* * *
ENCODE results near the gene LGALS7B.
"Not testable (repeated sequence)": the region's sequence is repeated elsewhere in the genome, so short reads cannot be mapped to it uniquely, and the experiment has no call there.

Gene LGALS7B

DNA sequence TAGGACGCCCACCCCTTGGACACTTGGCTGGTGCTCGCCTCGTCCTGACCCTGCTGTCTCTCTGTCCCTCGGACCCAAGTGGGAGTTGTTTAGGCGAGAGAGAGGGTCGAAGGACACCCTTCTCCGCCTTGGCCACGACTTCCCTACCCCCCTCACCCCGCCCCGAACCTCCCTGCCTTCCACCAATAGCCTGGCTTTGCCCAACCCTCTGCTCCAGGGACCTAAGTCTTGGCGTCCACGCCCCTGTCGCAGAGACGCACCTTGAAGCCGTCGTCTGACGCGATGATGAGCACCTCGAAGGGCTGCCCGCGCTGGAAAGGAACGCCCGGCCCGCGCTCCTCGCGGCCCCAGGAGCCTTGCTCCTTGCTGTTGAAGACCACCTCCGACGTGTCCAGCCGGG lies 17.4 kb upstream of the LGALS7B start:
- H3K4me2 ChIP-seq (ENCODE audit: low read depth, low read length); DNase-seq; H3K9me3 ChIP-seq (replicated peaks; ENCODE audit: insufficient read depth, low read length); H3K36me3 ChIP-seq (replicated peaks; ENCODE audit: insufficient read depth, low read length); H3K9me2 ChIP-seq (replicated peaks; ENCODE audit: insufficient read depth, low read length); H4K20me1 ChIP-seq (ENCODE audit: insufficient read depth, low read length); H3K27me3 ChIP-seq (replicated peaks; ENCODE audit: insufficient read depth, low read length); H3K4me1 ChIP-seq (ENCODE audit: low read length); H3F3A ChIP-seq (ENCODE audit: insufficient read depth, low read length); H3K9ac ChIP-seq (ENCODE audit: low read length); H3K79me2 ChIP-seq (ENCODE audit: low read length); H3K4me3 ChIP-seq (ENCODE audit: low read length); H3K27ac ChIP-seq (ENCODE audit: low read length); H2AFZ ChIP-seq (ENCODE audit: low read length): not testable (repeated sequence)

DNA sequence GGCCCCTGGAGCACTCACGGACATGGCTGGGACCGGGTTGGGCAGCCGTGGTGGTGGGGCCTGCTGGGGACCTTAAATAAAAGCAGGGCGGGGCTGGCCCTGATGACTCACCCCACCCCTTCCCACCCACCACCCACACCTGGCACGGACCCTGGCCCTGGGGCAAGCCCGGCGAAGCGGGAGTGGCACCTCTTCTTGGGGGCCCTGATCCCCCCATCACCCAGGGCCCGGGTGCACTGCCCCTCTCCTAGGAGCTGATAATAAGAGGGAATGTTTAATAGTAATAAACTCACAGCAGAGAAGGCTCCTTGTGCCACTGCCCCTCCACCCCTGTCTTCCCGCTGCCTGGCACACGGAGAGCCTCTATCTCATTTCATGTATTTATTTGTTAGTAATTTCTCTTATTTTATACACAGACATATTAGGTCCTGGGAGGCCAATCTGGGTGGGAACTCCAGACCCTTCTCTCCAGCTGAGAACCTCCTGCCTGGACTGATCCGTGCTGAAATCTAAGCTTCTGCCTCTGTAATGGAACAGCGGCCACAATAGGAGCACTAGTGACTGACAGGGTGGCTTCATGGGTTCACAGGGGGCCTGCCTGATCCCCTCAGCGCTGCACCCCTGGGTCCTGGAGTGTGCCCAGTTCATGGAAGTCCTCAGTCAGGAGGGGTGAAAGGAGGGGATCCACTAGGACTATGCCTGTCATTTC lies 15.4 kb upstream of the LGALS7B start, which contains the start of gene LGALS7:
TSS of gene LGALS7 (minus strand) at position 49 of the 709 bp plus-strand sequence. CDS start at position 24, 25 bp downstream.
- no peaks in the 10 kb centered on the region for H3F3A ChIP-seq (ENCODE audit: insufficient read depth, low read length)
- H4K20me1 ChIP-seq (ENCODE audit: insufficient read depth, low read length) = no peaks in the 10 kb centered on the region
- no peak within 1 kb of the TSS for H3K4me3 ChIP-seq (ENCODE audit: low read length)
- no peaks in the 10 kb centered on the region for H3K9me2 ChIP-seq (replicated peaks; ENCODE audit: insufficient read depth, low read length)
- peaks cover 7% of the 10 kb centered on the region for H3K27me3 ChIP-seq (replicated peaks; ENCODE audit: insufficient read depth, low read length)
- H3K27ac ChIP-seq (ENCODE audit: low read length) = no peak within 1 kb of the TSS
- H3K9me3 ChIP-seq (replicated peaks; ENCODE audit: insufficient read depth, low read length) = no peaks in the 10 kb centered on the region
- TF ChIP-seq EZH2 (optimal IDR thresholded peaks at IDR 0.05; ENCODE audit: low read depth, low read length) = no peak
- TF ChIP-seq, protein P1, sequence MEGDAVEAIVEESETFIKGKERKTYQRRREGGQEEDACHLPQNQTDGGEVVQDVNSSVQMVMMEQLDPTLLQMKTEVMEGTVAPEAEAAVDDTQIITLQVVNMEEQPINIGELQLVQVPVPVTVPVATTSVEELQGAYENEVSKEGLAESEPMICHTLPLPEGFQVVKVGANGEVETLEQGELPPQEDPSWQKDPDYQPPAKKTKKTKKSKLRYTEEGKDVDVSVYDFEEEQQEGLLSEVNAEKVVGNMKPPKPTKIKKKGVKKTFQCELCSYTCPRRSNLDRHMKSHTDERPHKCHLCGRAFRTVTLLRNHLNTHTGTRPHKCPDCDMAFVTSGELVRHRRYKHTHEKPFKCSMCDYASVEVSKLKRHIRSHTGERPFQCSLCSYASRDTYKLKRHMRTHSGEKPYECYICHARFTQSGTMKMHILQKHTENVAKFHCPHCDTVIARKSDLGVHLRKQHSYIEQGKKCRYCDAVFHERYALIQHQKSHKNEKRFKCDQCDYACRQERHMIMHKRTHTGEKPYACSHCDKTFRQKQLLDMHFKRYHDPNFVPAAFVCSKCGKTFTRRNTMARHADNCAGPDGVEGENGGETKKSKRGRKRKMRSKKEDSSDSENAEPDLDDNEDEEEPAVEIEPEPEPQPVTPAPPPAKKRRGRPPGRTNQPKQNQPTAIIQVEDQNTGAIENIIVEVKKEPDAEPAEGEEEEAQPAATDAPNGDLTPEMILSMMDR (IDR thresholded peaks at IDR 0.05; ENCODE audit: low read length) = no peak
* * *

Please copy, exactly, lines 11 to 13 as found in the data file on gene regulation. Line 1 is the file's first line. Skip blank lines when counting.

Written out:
- no peaks in the 10 kb centered on the region for H3K9me2 ChIP-seq (replicated peaks; ENCODE audit: insufficient read depth, low read length)
- peaks cover 7% of the 10 kb centered on the region for H3K27me3 ChIP-seq (replicated peaks; ENCODE audit: insufficient read depth, low read length)
- H3K27ac ChIP-seq (ENCODE audit: low read length) = no peak within 1 kb of the TSS